Our History
Girl Scouts of the Nation's Capital has displayed images and historical information collected over the last 100 years in the 100th Anniversary traveling exhibition.

The 100th Anniversary traveling exhibition includes six panels created in varying themes: adventure, cookies, Gold award, history, service, and Girl Scouting today.  Each panel can be reserved for local events around the Washington metro area to create awareness about Girl Scouting's 100th Anniversary.  To reserve a panel for your event, complete the survery here.  View the slideshows below to see the photographs and information that appear on all six of the exhibition panels:

Adventure View Slideshow
Camping and Adventure activities have been a part of Girl Scouting since the organization began in the early 1900s. Today, GSCNC Girl Scouts use eight GSCNC camp properties located in Maryland, Virginia, and West Virginia. They participate in high adventure activities including kayaking, horseback riding, archery, and rock wall climbing.

View Slideshow
The Girl Scout Cookie program has evolved into the most iconic and anticipated cookie sale of the year. This traditional sale began over ninety years ago, and Girl Scouts all over the United States sell cookies each year to earn money for their troops as well as learn entrepreneurial skills that are an integral part of the Girl Scout Leadership Experience.

Gold Award  View Slideshow
The highest award available to Girl Scouts has had many different titles and requirements: The Golden Eagle of Merit, the Golden Eaglet, the Curved Bar, the First Class, and the Gold Award. The Gold Award, established in 1981 and currently Girl Scouting's highest honor, recognizes girls who design and complete a project which fulfills a need within their local or global communities.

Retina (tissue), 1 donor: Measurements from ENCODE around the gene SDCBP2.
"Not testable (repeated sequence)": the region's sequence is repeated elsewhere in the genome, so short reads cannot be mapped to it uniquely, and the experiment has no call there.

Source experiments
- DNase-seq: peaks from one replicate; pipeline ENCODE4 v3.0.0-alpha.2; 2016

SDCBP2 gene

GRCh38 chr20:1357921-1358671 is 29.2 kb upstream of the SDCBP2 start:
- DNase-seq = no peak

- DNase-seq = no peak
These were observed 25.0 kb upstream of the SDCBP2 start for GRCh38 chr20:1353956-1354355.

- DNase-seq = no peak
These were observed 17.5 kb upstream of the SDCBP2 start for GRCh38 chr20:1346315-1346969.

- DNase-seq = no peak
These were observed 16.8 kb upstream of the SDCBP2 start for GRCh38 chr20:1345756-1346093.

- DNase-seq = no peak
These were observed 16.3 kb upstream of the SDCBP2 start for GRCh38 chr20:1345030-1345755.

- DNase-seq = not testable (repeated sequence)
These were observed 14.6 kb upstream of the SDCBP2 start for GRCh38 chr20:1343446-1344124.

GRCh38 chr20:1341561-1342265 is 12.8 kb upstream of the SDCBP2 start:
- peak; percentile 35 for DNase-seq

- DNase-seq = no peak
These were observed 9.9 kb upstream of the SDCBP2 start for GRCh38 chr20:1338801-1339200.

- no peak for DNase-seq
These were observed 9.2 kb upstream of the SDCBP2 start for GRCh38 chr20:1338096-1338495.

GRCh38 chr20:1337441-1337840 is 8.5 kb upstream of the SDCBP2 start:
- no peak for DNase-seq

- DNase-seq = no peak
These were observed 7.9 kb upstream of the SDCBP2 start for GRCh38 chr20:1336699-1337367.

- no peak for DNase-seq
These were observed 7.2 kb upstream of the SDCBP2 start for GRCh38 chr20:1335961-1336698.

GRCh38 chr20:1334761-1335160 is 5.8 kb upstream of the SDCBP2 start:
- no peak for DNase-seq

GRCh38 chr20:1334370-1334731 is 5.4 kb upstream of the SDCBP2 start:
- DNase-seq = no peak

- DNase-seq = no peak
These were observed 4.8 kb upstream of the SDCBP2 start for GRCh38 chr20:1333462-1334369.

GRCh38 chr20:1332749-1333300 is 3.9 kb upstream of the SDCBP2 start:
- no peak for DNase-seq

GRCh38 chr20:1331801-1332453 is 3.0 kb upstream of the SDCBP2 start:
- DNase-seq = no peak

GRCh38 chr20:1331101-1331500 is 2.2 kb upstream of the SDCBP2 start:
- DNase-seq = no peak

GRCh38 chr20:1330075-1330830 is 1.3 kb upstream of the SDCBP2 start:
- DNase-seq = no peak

History  View Slideshow
Juliette Gordon Low founded the Girl Scouts of the USA in 1912 under the belief that all girls should be given the opportunity to develop physically, mentally, and spiritually. Her progressive outlook focused on the inclusion of all girls. Today, as the organization celebrates its 100th Anniversary, Girl Scouts continues to uphold the mission to build girls of courage, confidence, and character, who make the world a better place.

Girl Scouting Today View Slideshow

As Girl Scouts today, girls serve their communities, their country, and the world. They learn to be leaders, to foster their entrepreneurial skills, and to treat their peers with respect. Girl Scouting builds girls of courage, confidence, and character. Take a look at what girls today in the Girl Scout Council of the Nation's Capital are achieving in their communities.

Service  View Slideshow

Girls have served their communities since the Girl Scout movement began in 1912. When Juliette Gordon Low founded the Girl Scout organization, she hoped to bring girls into the community to provide service while exploring new interests and having fun. Today, the Girl Scout Leadership Experience encourages girls to discover their strengths, connect with others, and take action to make the world a better place.